Integrating Computer Technology into the Classroom
Reviewer: James R. Layton
Integrating Computer Technology into the Classroom (ICTC) is an excellent, state-of-the-art work that will be useful in higher education technology courses as well as a ready reference for professional education educators who are integrating technology into their education classrooms; teachers in colleges of liberal arts, sciences, and professional schools; and classroom teachers in prek-12 schools. Teachers and educators at all levels will find this textbook of value.
The authors began the work by positing the question, "Why has the computer not revolutionized education as some scholars predicted?" (p. vii) Their response was that computers, like the learning machines before them, were used for games, drill and practice, and tutorials, which was the problem.
Their solution to the problem? Produce a textbook that will enable teachers to guide students in preparing for the workforce where computers are used as tools.
For persons interested in aspects of multicultural education and handicapping condition (diversity issues) in planning curriculum, the book gives specific attention to those matters and contains resources for obtaining additional information. Additionally, the reference sections at the end of each of the fifteen chapters are extensive and current with additional sources related to the chapters' contents.
Chapter 1, "Rethinking Computers and Instruction," contains an interesting treatment of the history of concepts of technology in schools and in business. The writers trace the development of educational practices from the factory models at the turn of the century to the present featuring open-ended learning environments containing inquiry learning, guided design, and problem-based learning. Throughout ICTC the authors stress learning context, collaborative learning, the social nature of learning, and cooperative groupwork. The writers contend, however, that "We have yet to see computers have any major impact" (p. 14), but counter by stating, "Perhaps the revolution is ready to start. . . " (p. 14).
Chapter 2, "iNtegrating Technology for inQuiry: The NTeQ Model," presents a philosophy of NTeQ that contains aspects of the model related to the open-ended environment as it pertains to the roles of teachers, students, computers, lessons, and the physical and psychological atmospheres within the classroom. The authors present the use of charts, Know/Want/Learned (KWL), that posit the questions, "What do we know? What do we want to know? and What have we learned?" in columns that guide the students through learning processes or activities. Throughout the chapter, the authors provide the readers with a means for integrating technology into their curriculum in a meaningful manner by applying the NTeQ model.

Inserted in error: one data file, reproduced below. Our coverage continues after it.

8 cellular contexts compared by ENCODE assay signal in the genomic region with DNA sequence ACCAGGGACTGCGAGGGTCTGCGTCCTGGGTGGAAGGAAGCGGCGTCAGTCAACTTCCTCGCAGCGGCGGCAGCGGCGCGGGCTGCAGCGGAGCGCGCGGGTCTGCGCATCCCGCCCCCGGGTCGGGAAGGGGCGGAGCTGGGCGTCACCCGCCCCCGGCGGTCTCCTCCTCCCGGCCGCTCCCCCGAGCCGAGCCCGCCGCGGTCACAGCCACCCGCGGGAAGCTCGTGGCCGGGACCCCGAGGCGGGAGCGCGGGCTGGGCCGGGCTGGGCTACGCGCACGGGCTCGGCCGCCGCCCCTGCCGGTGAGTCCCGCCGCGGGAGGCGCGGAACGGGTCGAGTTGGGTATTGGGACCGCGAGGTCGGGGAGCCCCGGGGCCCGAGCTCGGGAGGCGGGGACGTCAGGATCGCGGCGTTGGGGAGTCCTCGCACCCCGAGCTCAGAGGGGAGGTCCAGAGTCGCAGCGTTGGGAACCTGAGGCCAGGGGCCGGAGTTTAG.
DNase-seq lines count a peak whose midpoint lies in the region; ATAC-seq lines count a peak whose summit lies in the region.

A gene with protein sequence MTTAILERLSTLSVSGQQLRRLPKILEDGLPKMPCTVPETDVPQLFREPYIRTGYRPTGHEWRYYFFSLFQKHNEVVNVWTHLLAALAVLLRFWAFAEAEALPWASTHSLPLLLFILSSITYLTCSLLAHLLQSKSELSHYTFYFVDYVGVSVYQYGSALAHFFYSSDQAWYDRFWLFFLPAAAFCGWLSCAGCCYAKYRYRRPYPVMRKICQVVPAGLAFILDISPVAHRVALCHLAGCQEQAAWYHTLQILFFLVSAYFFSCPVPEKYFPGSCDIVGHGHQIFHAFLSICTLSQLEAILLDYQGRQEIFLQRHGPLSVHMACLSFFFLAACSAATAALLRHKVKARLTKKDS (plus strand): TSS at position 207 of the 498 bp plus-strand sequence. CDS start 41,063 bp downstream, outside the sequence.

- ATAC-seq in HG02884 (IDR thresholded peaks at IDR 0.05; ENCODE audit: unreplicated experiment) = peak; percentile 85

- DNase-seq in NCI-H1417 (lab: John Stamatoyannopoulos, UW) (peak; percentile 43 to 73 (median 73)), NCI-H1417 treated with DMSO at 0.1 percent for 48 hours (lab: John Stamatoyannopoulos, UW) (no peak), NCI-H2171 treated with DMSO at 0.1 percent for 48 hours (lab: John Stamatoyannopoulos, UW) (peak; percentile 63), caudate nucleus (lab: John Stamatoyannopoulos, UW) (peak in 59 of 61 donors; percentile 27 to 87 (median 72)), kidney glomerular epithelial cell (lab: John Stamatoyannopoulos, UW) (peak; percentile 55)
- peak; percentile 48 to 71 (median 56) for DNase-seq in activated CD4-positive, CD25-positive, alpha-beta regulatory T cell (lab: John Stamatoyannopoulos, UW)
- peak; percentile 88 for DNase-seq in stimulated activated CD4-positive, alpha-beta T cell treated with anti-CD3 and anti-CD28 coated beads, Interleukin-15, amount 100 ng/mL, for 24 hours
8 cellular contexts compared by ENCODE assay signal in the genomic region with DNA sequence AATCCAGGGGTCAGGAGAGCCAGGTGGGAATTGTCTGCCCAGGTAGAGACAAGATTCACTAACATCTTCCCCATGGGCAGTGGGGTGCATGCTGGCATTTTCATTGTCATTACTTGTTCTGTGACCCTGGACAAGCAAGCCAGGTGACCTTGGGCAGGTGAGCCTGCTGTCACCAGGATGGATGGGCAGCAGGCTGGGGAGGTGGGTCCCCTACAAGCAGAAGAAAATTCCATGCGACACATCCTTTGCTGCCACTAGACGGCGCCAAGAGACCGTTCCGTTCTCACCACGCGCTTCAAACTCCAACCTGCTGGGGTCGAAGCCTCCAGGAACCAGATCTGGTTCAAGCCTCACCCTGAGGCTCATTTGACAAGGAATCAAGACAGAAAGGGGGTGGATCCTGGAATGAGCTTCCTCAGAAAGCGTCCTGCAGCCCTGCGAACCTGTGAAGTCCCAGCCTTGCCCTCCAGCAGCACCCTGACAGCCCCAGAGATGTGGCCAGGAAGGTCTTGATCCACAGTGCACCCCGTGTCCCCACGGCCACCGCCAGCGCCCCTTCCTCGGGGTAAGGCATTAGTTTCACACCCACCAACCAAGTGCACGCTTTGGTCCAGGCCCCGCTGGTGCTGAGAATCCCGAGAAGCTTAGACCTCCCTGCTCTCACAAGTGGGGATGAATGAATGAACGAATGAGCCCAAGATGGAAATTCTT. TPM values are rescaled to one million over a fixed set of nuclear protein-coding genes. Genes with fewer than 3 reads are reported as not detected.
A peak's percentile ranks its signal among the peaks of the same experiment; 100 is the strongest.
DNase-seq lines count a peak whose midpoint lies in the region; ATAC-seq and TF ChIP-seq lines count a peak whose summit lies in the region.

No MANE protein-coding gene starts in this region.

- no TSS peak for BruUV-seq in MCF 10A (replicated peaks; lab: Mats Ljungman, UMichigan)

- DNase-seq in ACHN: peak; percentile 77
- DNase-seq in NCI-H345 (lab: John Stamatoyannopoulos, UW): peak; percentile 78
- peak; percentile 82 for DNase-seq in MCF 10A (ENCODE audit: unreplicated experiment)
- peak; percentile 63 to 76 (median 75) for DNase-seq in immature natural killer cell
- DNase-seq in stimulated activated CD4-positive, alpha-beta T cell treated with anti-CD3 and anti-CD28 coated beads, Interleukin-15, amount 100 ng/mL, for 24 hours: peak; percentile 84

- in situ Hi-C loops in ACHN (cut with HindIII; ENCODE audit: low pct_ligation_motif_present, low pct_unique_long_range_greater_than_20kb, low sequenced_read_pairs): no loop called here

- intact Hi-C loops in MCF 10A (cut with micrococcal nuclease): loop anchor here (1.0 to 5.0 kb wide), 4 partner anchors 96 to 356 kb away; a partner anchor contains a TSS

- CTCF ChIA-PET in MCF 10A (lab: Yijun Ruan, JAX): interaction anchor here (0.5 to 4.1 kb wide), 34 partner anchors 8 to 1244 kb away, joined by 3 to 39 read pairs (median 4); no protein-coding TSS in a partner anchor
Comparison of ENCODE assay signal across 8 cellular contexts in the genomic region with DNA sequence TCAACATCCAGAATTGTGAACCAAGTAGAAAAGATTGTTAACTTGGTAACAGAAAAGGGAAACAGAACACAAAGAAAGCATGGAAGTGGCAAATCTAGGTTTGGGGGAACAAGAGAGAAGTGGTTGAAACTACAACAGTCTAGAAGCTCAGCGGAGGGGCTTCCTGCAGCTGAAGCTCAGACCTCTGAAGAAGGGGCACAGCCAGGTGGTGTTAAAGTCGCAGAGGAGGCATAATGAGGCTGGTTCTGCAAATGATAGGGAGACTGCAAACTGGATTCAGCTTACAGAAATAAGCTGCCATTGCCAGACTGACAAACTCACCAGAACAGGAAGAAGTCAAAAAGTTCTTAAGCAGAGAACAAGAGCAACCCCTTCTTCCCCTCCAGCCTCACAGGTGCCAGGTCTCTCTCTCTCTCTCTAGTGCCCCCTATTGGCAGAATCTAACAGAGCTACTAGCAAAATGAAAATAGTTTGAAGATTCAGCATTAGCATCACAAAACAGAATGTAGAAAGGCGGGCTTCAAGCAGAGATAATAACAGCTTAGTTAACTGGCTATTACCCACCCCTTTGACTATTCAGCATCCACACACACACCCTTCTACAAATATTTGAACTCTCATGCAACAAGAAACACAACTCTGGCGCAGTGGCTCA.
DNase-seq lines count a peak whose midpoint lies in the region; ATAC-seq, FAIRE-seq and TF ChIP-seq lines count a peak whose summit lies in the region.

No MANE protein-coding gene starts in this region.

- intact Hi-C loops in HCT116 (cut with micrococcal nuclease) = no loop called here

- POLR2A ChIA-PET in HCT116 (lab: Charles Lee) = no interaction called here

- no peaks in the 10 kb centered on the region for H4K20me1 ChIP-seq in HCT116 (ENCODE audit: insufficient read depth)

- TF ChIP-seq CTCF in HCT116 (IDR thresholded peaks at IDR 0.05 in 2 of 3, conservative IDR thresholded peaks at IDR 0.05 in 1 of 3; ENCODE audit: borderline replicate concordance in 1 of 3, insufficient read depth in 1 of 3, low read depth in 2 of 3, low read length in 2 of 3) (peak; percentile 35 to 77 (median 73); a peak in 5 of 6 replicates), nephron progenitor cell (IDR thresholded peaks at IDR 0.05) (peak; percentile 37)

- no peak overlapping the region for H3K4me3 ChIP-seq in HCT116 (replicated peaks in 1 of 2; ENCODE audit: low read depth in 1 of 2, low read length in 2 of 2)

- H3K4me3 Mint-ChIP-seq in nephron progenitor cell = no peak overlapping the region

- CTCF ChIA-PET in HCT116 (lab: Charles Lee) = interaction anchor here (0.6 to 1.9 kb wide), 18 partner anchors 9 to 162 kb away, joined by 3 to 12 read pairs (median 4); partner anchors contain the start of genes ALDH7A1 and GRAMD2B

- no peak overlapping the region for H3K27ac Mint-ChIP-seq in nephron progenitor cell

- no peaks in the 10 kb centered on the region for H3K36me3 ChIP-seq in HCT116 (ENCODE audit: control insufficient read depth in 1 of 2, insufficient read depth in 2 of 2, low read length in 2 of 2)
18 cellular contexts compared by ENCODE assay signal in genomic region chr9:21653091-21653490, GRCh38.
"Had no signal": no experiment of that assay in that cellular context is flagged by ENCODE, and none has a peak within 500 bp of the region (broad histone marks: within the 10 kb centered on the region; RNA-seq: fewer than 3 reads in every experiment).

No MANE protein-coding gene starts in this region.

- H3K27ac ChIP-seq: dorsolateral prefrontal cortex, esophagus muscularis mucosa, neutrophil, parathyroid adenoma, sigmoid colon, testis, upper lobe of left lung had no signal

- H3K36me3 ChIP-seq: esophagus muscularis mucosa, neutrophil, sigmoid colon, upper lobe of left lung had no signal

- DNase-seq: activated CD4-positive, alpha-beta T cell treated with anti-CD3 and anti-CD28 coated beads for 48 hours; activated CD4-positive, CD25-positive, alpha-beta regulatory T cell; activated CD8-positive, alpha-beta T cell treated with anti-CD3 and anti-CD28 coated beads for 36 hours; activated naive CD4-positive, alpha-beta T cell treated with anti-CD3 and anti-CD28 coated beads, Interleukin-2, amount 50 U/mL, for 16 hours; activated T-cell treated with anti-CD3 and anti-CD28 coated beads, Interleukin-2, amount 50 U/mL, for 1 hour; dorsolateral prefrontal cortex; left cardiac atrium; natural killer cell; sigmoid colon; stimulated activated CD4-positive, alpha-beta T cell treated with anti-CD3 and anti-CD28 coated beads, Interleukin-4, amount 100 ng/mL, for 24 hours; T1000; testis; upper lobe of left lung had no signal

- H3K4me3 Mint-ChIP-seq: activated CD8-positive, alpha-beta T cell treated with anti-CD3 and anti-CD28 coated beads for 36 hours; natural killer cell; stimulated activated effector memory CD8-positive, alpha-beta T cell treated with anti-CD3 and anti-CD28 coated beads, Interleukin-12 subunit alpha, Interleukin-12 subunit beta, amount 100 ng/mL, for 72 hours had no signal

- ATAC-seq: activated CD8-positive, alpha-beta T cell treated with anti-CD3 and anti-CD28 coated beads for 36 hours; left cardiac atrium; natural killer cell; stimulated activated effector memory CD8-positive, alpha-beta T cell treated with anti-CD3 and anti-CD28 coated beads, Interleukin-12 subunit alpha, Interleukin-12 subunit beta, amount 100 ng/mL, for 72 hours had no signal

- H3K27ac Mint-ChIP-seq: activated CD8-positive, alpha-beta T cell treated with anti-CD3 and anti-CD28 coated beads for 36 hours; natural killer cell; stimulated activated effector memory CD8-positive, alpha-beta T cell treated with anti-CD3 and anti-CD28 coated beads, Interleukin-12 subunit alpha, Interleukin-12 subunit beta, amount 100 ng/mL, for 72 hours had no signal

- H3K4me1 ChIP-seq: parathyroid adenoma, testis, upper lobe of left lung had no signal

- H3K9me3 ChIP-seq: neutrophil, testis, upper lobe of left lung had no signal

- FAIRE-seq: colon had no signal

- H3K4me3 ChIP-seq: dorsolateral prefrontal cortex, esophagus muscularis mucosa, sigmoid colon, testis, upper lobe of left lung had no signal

Chapter 3, "Teacher as a Designer," contains information that will guide readers in creating integrated computer lessons using the NTeQ model. Among the computer skills are familiarity with data base, spreadsheet, word processor, and graphics. In addition to planning lessons, the chapter contains relevant information for assessment.
Other chapters contain detailed instruction in the teacher as a facilitator, classroom management, addressing the needs of diverse learners, word processing, spreadsheets as learning tools, databases, drawing (graphics), publishing tools, the internet, searching for information, instructional materials, and finally, computers as tools for teachers.
This very important textbook contains information for k-12 classrooms is reader-friendly with many necessary charts, grafts, and tables that supplement the text.
An online guide to implementing technology solutions for educational agencies and institutions. It describes a process for getting the best possible technology solution for the organization.